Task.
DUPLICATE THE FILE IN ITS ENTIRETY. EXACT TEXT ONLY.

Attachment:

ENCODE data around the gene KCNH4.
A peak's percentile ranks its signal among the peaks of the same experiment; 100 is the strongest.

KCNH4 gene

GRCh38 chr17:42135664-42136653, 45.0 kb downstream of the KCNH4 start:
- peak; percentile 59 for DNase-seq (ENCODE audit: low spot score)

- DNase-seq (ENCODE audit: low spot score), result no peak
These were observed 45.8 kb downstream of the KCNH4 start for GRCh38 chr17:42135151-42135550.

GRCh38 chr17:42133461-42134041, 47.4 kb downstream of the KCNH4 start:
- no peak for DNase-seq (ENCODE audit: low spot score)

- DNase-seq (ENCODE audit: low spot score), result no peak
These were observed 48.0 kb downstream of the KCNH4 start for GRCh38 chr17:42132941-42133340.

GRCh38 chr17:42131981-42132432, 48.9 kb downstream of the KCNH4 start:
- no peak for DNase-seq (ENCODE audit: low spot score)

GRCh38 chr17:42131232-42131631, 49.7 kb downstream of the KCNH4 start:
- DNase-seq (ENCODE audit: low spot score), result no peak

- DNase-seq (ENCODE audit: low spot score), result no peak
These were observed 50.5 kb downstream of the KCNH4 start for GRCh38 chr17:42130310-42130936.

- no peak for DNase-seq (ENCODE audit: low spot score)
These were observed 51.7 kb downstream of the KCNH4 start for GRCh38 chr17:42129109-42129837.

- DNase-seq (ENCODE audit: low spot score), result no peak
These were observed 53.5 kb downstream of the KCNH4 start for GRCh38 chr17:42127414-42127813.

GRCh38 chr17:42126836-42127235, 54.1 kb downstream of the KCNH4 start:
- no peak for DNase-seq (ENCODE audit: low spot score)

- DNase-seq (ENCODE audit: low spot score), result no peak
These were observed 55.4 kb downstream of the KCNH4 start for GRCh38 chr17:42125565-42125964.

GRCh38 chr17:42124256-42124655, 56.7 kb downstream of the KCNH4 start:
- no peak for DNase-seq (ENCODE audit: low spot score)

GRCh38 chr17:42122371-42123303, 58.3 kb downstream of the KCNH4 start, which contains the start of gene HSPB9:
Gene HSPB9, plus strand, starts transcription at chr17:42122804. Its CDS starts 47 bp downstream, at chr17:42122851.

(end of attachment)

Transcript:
ENCODE data around the gene KCNH4.
A peak's percentile ranks its signal among the peaks of the same experiment; 100 is the strongest.

KCNH4 gene

GRCh38 chr17:42135664-42136653, 45.0 kb downstream of the KCNH4 start:
- peak; percentile 59 for DNase-seq (ENCODE audit: low spot score)

- DNase-seq (ENCODE audit: low spot score), result no peak
These were observed 45.8 kb downstream of the KCNH4 start for GRCh38 chr17:42135151-42135550.

GRCh38 chr17:42133461-42134041, 47.4 kb downstream of the KCNH4 start:
- no peak for DNase-seq (ENCODE audit: low spot score)

- DNase-seq (ENCODE audit: low spot score), result no peak
These were observed 48.0 kb downstream of the KCNH4 start for GRCh38 chr17:42132941-42133340.

GRCh38 chr17:42131981-42132432, 48.9 kb downstream of the KCNH4 start:
- no peak for DNase-seq (ENCODE audit: low spot score)

GRCh38 chr17:42131232-42131631, 49.7 kb downstream of the KCNH4 start:
- DNase-seq (ENCODE audit: low spot score), result no peak

- DNase-seq (ENCODE audit: low spot score), result no peak
These were observed 50.5 kb downstream of the KCNH4 start for GRCh38 chr17:42130310-42130936.

- no peak for DNase-seq (ENCODE audit: low spot score)
These were observed 51.7 kb downstream of the KCNH4 start for GRCh38 chr17:42129109-42129837.

- DNase-seq (ENCODE audit: low spot score), result no peak
These were observed 53.5 kb downstream of the KCNH4 start for GRCh38 chr17:42127414-42127813.

GRCh38 chr17:42126836-42127235, 54.1 kb downstream of the KCNH4 start:
- no peak for DNase-seq (ENCODE audit: low spot score)

- DNase-seq (ENCODE audit: low spot score), result no peak
These were observed 55.4 kb downstream of the KCNH4 start for GRCh38 chr17:42125565-42125964.

GRCh38 chr17:42124256-42124655, 56.7 kb downstream of the KCNH4 start:
- no peak for DNase-seq (ENCODE audit: low spot score)

GRCh38 chr17:42122371-42123303, 58.3 kb downstream of the KCNH4 start, which contains the start of gene HSPB9:
Gene HSPB9, plus strand, starts transcription at chr17:42122804. Its CDS starts 47 bp downstream, at chr17:42122851.